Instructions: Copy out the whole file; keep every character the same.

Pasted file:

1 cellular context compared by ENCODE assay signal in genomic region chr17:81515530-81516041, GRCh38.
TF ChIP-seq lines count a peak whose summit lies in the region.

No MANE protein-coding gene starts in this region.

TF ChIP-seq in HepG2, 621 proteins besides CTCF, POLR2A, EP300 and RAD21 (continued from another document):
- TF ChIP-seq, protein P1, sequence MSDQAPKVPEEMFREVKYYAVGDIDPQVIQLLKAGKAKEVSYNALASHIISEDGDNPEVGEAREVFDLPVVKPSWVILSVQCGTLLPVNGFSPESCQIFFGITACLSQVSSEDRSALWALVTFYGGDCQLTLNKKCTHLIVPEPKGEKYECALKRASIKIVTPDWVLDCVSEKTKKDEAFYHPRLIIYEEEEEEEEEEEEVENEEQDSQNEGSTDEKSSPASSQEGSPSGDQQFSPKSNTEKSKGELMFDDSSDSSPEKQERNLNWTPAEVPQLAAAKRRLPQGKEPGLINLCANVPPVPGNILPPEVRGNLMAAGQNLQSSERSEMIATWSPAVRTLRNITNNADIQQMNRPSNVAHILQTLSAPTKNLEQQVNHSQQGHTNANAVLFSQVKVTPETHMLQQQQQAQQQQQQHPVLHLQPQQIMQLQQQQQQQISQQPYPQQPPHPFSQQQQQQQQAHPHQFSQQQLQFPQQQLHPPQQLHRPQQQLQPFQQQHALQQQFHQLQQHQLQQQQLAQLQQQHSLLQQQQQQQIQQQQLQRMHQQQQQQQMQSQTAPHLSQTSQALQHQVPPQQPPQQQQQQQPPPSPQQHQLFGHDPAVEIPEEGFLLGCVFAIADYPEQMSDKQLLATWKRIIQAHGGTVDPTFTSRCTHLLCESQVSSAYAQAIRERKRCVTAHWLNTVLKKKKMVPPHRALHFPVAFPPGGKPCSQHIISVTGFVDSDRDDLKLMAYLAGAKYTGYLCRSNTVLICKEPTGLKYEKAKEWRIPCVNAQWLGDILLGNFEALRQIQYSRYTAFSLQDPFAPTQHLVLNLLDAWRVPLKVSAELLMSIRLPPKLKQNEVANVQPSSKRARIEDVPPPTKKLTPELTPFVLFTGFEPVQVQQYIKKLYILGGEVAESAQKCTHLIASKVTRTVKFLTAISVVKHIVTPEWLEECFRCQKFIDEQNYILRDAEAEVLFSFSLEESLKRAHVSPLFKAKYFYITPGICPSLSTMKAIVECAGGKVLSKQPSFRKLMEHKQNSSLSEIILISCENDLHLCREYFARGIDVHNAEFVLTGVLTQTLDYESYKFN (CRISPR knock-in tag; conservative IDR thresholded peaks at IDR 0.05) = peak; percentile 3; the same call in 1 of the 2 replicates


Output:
1 cellular context compared by ENCODE assay signal in genomic region chr17:81515530-81516041, GRCh38.
TF ChIP-seq lines count a peak whose summit lies in the region.

No MANE protein-coding gene starts in this region.

TF ChIP-seq in HepG2, 621 proteins besides CTCF, POLR2A, EP300 and RAD21 (continued from another document):
- TF ChIP-seq, protein P1, sequence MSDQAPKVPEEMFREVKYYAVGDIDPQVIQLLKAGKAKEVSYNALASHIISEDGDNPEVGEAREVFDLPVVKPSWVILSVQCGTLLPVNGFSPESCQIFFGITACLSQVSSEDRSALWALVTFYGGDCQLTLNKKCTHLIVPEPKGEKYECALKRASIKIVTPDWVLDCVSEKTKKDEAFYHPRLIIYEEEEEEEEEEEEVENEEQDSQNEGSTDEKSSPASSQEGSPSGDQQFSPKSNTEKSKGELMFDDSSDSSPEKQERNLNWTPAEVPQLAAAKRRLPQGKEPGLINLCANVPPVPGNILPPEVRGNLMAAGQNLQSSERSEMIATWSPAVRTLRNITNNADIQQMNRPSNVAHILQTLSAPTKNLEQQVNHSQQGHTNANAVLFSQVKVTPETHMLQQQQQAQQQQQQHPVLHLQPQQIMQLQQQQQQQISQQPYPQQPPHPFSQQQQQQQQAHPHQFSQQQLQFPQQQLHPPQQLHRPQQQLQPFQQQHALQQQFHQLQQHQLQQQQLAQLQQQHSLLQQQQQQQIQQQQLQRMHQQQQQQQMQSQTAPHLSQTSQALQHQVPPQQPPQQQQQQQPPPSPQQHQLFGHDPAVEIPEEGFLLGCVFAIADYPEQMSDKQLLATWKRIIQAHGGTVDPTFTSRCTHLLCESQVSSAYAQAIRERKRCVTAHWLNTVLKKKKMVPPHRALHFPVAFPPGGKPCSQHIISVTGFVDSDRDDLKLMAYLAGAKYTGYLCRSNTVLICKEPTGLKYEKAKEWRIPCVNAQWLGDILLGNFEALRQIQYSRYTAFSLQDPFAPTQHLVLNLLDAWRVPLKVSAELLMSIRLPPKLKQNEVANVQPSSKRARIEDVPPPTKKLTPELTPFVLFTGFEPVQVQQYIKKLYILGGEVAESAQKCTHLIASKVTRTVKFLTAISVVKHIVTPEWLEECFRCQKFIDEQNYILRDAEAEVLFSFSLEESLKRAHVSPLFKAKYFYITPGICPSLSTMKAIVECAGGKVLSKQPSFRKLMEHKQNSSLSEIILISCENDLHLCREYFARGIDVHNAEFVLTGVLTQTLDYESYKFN (CRISPR knock-in tag; conservative IDR thresholded peaks at IDR 0.05) = peak; percentile 3; the same call in 1 of the 2 replicates